Robots don’t take coffee breaks, and that’s certainly part of their appeal. But they’re often not as busy as they could be, and this means that companies often don’t see the best return on their investments in robotic process automation (RPA). As financial institutions focus on labor utilization rates, a new technique is emerging: keeping digital labor busier by automating more and more smaller tasks.
In the financial services industry, certain kinds of work remained stubbornly manual for years. Now that RPA is able to handle a surprising number of routine activities, perceptions on benefits may not have kept up. We’ve found that some managers still think digital labor won’t apply to their processes because they don’t have big blocks of repetitive work.
Times have changed. RPA can now be used in applications that were impractical, or impossible, just a few years ago. Meet micro-RPA opportunities: defined, repetitive, brief tasks and projects that are now done by regular employees. That report that takes 15 minutes a day to produce and send via email? The five minutes it takes to send reminder escalations when reconciliation breaks aren’t being reviewed promptly? These may seem trivial to automate, but minutes add up.
Such small projects can often be easily configured with today’s digital labor tools. By automating them, firms are able to remove functions from job descriptions where humans don’t add meaningful value. The business case around identifying, automating, and managing these digital processes is compelling.
When we work with our clients to rethink business processes, we typically focus on activity with a lot of associated headcount. We drill into a few high priority opportunities and consider the benefits of redesign. Even with RPA, we find that the best return on investment can come from streamlining first and automating what’s left.
With micro-RPA, however, the process is a little different. We identify a slew of very simple tasks that a given team executes over a period of time. We build and schedule these tasks to run on a bot, and then we re-evaluate the team’s work. Consider a team of 10 people. If a bot can automate around 50 minutes per day of tasks for each person in the group, that’s roughly equal to one staff member. To save those 50 minutes, the bot might perform 20 different activities; “micro-RPA” really means micro. Automating one staff member’s time might not seem like much. But when you consider that the fully loaded cost of an onshore person could be five to ten times that of someone offshore, and that robots can be cheaper still, you’ll see why financial institutions are paying attention. We typically find plenty of small activities that aren’t cost-effective to send offshore but that can be easily assigned to a bot and managed onshore.
How do you find these small opportunities? Here are some examples of staff performing a lot of well-defined, relatively brief tasks:
Micro-RPA projects are different from regular digital labor opportunities. To get the most out of your initiative, here are some things to keep in mind:
You’ll need a different deployment model. Many firms lean too heavily on IT to deploy their initial RPA efforts. This works for large and complex automation processes, but it can be overly complicated and expensive for micro-RPA. We suggest training business users themselves, right from the start, to develop, test, deploy, and monitor the robots. In our work, we’ve seen success by sitting alongside business users and showing them how to program the robots. Once they’re comfortable, they can take on more of the process themselves. This approach also helps you embed the automation culture across the organization. Teams are more likely to embrace technology tools when they’re part of the productivity toolkit rather than having the technology imposed from outside.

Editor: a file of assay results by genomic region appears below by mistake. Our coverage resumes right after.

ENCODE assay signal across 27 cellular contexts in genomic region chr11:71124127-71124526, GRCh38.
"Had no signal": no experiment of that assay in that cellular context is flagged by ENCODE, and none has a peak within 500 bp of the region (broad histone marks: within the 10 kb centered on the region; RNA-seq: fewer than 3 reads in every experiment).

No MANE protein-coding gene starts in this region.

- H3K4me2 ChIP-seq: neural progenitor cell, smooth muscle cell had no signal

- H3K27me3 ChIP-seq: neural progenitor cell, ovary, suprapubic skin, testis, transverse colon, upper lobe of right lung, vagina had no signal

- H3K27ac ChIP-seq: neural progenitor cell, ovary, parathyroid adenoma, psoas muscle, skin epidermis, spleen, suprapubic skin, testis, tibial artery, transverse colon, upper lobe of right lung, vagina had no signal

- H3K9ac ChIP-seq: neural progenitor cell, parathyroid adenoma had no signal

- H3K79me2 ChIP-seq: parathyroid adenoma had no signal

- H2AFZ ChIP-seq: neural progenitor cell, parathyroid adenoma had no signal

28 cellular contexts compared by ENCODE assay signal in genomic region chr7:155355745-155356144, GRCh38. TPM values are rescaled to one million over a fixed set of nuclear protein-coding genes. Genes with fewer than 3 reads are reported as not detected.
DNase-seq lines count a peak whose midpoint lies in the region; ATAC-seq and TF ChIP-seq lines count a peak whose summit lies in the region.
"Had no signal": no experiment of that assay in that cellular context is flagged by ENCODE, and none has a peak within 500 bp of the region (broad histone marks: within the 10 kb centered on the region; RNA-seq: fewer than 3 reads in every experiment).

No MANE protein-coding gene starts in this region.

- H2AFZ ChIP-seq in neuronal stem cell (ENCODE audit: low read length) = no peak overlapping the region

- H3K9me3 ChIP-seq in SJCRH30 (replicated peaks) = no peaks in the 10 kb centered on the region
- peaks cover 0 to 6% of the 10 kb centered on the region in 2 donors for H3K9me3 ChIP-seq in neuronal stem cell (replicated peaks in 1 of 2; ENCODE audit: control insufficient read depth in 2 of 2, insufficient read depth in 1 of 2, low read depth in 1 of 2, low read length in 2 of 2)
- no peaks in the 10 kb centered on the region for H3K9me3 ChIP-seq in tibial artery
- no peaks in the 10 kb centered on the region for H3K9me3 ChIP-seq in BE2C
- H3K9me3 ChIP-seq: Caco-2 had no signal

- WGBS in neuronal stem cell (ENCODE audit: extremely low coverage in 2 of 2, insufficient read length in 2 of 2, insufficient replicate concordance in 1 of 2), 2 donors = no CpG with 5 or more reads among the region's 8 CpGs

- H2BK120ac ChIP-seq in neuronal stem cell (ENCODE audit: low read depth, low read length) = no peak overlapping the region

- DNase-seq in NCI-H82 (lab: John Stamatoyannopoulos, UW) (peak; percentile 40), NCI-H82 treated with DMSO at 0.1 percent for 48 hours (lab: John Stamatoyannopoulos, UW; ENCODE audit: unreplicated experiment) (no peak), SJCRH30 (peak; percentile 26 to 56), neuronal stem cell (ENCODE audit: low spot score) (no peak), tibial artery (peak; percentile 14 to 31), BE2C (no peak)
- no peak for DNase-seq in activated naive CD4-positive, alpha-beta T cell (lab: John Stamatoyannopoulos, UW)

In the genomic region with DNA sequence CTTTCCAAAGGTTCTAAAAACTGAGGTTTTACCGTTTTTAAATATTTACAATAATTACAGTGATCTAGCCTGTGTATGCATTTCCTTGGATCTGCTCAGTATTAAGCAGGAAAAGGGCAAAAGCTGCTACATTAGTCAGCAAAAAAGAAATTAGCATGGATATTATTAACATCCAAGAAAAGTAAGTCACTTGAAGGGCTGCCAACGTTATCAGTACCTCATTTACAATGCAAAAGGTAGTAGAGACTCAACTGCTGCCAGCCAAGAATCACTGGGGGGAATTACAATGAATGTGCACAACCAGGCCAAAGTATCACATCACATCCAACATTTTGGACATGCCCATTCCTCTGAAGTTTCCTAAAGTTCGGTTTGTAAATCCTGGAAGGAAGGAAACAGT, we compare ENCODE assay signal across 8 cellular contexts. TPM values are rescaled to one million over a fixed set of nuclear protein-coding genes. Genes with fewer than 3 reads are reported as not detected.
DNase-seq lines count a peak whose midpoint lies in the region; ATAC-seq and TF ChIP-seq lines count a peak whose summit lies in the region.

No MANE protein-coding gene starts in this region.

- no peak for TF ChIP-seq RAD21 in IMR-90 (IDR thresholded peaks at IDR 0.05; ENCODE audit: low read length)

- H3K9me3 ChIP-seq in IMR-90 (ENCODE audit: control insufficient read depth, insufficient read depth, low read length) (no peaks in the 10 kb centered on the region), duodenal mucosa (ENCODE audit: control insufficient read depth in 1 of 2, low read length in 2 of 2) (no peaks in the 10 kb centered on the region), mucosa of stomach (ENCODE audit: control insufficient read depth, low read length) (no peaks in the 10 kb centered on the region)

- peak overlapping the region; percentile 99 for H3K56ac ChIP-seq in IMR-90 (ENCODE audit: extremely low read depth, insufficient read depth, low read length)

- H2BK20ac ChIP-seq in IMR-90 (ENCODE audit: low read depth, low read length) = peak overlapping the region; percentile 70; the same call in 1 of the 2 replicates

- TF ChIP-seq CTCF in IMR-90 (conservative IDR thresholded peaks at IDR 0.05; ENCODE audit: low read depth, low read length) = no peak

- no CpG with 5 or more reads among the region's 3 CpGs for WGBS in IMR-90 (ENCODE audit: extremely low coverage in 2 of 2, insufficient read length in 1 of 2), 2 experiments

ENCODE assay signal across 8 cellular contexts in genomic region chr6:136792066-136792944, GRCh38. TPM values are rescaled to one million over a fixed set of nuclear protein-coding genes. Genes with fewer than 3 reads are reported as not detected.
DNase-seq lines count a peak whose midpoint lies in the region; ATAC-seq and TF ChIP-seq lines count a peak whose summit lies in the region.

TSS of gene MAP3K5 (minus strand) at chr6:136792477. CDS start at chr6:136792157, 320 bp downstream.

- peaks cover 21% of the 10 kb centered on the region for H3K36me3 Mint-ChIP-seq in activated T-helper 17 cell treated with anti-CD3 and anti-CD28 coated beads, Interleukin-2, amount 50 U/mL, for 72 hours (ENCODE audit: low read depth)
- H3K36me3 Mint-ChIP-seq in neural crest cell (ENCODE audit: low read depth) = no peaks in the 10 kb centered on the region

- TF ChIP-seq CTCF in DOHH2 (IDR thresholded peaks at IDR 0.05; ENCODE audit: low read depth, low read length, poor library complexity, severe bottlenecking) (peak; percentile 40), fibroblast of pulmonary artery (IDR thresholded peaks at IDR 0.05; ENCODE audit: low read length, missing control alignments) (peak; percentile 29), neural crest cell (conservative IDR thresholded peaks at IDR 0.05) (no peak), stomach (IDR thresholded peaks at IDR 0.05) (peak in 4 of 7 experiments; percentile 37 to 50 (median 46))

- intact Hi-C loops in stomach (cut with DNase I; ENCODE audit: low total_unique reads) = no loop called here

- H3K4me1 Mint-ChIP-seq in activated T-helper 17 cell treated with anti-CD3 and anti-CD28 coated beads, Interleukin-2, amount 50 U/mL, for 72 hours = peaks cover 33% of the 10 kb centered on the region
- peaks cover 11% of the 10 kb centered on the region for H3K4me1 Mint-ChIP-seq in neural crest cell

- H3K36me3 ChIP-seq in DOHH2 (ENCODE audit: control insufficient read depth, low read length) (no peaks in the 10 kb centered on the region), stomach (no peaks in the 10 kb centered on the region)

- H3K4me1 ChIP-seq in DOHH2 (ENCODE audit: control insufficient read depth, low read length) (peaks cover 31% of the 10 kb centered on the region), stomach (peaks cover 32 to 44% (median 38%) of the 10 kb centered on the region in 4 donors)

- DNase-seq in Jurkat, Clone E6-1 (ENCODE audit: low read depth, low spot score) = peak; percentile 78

You’ll need to measure what you’ve done. When you look at utilization rates, look at the whole team, both humans and robots. Measure how much each worker contributes and assign work accordingly. Just as you wouldn’t hire a person to work only three hours a day, try to load as many tasks onto each robot as you can. The same workforce management and lean principles apply to digital labor as they do with people. Ultimately, if your robots effectively free up time in an employee’s day, you should put the saved time to use in higher value activities that robots can’t do. Alternatively, you should consider rebalancing the work and reducing headcount. Either way, your returns should benefit.
You’ll need guidelines. These days, you have to think about risk and controls from the beginning. (We discuss this in detail in our latest paper, “Who minds the robots? Financial services and the need to control RPA risks.”) Fortunately, digital labor tools can be connected to a ‘control room’ and they can be audited easily. But you still need to track and maintain what apps they touch, and to make sure robot IDs (and the people who control them) have appropriate access rights, and so on. Micro-RPA programs may use a lighter touch, but you still need to develop appropriate controls to maintain consistency and manage operational risks.
It’s time to rethink what RPA can do. Certainly, robots can be used to streamline and automate work typically sent offshore, and many firms are turning to digital labor to bring functions back in house. But as the tools become more sophisticated, they can now be used on a much broader range of activities. Micro-RPA opportunities generate small-time savings that can add up quickly. With digital labor, thinking small can lead to big returns.
Thank you to Charles Centrelli for contributing content to this viewpoint.